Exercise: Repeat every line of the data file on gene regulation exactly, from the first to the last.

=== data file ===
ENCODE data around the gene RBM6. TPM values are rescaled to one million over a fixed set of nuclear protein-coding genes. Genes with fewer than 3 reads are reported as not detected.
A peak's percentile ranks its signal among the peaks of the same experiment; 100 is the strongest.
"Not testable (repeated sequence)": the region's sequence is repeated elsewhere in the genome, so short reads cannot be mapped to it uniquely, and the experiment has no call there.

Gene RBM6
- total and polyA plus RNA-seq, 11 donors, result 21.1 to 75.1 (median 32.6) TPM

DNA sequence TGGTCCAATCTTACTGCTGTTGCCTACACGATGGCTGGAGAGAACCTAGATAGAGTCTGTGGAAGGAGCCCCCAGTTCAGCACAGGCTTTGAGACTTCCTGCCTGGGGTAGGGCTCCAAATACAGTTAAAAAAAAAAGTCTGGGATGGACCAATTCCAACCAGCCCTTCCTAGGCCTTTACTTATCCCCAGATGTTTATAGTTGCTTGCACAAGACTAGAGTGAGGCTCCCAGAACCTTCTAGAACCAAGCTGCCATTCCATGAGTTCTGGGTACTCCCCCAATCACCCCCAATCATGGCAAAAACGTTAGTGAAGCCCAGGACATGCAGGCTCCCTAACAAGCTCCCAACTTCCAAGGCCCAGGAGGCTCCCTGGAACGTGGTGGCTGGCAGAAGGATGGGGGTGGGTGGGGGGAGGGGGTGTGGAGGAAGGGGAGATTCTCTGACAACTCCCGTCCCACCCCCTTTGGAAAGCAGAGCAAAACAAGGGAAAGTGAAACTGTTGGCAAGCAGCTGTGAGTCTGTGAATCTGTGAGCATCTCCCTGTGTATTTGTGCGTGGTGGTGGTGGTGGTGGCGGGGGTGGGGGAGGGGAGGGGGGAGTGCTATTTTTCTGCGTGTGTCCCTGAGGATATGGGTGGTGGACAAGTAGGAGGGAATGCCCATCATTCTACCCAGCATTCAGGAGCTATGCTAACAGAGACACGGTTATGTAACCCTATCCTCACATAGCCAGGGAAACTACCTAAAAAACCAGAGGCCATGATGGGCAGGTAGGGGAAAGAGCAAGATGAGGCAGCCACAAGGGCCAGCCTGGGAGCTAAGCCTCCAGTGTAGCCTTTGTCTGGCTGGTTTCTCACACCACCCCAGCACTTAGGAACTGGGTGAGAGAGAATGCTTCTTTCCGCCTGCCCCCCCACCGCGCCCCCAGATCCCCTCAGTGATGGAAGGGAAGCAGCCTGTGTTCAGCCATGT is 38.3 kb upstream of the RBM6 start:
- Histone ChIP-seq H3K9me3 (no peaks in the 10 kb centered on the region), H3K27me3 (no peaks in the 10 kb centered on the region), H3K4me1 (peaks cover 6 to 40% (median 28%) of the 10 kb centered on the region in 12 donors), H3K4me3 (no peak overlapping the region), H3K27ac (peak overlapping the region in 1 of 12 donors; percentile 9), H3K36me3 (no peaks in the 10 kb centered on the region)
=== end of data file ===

ENCODE data around the gene RBM6. TPM values are rescaled to one million over a fixed set of nuclear protein-coding genes. Genes with fewer than 3 reads are reported as not detected.
A peak's percentile ranks its signal among the peaks of the same experiment; 100 is the strongest.
"Not testable (repeated sequence)": the region's sequence is repeated elsewhere in the genome, so short reads cannot be mapped to it uniquely, and the experiment has no call there.

Gene RBM6
- total and polyA plus RNA-seq, 11 donors, result 21.1 to 75.1 (median 32.6) TPM

DNA sequence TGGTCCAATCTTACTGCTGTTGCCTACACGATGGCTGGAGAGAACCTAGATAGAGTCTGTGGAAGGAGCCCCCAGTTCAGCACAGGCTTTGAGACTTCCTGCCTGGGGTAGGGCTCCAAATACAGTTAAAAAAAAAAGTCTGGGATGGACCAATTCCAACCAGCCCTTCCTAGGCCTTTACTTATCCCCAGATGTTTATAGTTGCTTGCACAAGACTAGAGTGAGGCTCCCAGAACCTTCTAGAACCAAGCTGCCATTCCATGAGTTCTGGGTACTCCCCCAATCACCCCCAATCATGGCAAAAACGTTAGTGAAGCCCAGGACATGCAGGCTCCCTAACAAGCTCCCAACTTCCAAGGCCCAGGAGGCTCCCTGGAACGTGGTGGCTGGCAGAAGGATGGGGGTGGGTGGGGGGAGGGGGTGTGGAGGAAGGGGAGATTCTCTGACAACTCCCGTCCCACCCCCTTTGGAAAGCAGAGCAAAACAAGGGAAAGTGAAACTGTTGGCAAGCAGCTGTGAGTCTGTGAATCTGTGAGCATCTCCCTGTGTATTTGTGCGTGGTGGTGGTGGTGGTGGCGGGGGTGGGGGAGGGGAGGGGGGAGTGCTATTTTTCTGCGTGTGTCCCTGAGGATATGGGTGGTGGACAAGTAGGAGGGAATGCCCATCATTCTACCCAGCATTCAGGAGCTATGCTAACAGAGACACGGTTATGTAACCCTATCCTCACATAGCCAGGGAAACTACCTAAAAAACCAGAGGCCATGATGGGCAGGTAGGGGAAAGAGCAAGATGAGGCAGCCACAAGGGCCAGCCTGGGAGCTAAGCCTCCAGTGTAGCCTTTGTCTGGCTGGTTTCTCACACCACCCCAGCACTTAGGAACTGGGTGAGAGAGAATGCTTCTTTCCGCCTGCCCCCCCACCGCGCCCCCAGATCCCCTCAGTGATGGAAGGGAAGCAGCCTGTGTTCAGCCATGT is 38.3 kb upstream of the RBM6 start:
- Histone ChIP-seq H3K9me3 (no peaks in the 10 kb centered on the region), H3K27me3 (no peaks in the 10 kb centered on the region), H3K4me1 (peaks cover 6 to 40% (median 28%) of the 10 kb centered on the region in 12 donors), H3K4me3 (no peak overlapping the region), H3K27ac (peak overlapping the region in 1 of 12 donors; percentile 9), H3K36me3 (no peaks in the 10 kb centered on the region)